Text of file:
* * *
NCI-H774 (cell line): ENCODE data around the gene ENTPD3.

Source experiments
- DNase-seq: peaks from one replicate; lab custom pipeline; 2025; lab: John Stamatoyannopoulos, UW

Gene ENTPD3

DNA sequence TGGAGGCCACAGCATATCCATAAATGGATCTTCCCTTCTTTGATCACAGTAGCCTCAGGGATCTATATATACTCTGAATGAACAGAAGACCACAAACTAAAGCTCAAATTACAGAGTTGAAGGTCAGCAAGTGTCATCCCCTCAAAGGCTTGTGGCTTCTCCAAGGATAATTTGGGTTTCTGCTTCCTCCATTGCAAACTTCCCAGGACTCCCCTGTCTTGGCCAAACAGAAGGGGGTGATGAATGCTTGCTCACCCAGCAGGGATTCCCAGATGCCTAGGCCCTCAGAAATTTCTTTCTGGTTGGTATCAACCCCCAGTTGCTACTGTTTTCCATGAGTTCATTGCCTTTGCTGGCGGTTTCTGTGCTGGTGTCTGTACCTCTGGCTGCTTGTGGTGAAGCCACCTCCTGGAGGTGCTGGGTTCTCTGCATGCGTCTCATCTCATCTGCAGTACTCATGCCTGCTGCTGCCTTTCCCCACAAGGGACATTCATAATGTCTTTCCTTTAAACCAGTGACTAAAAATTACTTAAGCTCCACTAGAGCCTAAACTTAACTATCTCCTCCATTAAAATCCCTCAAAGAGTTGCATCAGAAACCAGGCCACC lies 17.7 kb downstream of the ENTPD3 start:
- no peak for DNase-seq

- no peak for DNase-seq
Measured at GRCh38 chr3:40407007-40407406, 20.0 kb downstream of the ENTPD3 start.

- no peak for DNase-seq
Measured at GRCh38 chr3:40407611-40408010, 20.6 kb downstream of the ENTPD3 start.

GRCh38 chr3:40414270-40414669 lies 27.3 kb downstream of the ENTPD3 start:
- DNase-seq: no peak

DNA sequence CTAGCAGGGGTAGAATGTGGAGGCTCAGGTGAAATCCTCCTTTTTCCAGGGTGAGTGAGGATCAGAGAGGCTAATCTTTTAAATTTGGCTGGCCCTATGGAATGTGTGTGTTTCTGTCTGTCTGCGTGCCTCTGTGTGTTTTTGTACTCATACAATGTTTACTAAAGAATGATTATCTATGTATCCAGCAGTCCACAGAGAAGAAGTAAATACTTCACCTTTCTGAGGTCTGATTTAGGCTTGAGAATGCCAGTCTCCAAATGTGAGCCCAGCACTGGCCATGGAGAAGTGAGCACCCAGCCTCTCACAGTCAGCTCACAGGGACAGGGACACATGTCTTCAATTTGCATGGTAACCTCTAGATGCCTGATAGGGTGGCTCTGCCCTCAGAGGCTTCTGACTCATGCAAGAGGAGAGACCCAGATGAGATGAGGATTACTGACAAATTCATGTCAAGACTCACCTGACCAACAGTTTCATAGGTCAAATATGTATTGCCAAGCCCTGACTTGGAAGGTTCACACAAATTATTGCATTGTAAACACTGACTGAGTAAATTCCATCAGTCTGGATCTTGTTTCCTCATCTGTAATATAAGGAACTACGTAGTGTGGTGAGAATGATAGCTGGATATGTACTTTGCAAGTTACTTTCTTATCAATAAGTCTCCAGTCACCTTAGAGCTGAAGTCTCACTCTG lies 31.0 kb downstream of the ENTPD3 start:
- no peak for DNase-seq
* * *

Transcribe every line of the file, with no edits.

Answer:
NCI-H774 (cell line): ENCODE data around the gene ENTPD3.

Source experiments
- DNase-seq: peaks from one replicate; lab custom pipeline; 2025; lab: John Stamatoyannopoulos, UW

Gene ENTPD3

DNA sequence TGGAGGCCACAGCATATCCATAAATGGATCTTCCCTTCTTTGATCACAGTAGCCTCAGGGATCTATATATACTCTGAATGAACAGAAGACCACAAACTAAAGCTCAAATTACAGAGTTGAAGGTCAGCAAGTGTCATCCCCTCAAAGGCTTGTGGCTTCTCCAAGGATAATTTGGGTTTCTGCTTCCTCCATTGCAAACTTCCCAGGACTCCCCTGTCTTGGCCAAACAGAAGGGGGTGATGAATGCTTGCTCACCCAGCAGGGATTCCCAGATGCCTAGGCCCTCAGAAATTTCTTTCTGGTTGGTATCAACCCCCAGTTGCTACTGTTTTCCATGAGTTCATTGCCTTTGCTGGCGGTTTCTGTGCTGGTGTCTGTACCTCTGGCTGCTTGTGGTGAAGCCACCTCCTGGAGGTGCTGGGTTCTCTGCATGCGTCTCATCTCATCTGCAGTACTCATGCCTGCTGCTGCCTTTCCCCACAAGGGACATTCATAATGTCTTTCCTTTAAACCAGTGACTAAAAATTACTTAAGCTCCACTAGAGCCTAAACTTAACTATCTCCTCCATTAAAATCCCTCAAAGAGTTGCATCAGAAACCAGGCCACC lies 17.7 kb downstream of the ENTPD3 start:
- no peak for DNase-seq

- no peak for DNase-seq
Measured at GRCh38 chr3:40407007-40407406, 20.0 kb downstream of the ENTPD3 start.

- no peak for DNase-seq
Measured at GRCh38 chr3:40407611-40408010, 20.6 kb downstream of the ENTPD3 start.

GRCh38 chr3:40414270-40414669 lies 27.3 kb downstream of the ENTPD3 start:
- DNase-seq: no peak

DNA sequence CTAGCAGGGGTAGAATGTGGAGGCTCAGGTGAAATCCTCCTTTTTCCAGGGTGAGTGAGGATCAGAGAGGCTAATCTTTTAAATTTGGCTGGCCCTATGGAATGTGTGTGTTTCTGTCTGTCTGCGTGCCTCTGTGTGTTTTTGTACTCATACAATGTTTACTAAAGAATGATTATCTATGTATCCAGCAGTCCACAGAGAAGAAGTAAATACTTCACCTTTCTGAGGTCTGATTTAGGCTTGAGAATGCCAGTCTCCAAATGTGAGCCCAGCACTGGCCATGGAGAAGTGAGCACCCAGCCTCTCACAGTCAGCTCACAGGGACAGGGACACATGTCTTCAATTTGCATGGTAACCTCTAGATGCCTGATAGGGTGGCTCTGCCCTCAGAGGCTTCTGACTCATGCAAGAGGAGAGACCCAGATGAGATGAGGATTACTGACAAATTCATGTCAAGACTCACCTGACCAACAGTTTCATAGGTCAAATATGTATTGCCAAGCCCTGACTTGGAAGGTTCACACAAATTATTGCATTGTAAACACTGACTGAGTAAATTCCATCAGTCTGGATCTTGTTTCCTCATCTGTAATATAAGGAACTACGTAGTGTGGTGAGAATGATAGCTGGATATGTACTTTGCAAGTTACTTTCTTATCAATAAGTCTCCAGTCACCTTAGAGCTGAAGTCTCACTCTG lies 31.0 kb downstream of the ENTPD3 start:
- no peak for DNase-seq